Conventional Tunneling

Conventional Tunnelling can be defined as the construction of underground openings of any shape with a cyclic construction process composed of the following steps:

  • excavation, by using the drill and blast methods (explosives) or very basic mechanical excavators
  • mucking
  • placement of the primary support elements such as:
    • steel ribs or lattice girders
    • soil or rock bolts
    • sprayed or cast in situ concrete

Typical cross sections in conventional tunneling.


Conventional Tunnelling is carried out in a cyclic execution process of repeated steps of excavation followed by the application of relevant primary support, both of which depend on existing ground conditions and ground behaviour. An experienced team of tunnel workers (miners), assisted by standard and/or special plant and equipment shall execute each individual cycle of tunnel construction.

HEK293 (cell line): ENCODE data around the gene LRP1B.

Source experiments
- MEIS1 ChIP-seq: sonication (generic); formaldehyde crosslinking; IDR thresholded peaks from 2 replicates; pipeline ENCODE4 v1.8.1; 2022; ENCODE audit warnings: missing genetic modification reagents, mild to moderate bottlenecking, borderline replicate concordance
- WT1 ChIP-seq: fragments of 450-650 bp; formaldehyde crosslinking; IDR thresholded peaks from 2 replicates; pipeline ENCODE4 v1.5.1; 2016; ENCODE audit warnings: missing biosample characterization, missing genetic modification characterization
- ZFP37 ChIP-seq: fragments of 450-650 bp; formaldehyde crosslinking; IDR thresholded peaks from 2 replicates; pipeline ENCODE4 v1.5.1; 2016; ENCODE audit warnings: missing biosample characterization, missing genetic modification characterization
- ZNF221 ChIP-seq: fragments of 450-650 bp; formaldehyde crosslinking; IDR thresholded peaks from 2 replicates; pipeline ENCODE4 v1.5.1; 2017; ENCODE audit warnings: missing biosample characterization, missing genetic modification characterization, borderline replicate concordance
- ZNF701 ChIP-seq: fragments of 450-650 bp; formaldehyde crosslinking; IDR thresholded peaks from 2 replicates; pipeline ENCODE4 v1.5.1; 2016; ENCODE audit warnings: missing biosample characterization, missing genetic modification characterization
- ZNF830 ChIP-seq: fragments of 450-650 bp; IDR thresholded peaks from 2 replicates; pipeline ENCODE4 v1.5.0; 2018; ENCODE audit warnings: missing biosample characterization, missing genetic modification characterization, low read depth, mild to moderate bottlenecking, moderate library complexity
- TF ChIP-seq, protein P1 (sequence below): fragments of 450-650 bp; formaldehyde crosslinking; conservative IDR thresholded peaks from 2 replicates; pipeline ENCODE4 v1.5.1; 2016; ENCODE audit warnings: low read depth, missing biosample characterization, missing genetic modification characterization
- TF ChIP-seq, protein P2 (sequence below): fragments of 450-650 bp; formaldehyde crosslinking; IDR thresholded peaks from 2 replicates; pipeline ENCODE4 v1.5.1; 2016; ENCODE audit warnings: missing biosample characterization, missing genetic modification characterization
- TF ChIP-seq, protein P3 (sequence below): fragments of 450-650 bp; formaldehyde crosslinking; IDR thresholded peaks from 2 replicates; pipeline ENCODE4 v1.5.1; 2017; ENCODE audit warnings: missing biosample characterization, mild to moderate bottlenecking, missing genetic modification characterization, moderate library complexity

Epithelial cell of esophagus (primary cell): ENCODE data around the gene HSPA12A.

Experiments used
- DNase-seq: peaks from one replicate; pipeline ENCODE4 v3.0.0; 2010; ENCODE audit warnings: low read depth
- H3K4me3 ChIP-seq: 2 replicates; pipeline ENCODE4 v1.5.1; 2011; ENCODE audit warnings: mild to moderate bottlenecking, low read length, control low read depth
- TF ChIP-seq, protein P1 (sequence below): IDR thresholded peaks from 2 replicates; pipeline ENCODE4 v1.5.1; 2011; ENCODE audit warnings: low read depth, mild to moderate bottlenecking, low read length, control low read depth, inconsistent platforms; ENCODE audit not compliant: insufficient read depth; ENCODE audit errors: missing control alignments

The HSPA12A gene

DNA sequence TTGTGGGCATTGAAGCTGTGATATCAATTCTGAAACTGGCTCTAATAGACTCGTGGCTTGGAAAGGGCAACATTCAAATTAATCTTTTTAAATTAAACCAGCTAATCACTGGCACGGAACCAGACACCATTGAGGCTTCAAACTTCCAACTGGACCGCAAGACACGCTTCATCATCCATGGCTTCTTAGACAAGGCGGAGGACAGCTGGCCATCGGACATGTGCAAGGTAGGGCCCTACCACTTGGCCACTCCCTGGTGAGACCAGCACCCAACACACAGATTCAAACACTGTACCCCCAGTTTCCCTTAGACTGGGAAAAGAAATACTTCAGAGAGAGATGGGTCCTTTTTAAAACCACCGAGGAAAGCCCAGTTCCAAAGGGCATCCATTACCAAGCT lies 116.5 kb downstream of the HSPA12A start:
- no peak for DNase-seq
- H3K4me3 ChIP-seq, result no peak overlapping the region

The Conventional Tunnelling Method mainly using standard equipment and allowing access to the tunnel excavation face at almost any time is very flexible in situations or areas that require a change in the structural analysis or in the design and as a result of this also require changes in the support measures.

In fact, as opposed to TBM excavation, conventional tunneling allows a very flexible process where the following changes can be easily applied during construction:

  • Increase or decrease of support
  • Variation of ring closure time (delay between excavation and application of support)
  • Introduction of primary support ring closure
  • Variation of explosives charge
  • Increased or decreased length of excavation
  • Splitting of the excavation face according to geological conditions
  • Ground treatment according to geological conditions

To know more:

ITA Endorsed paper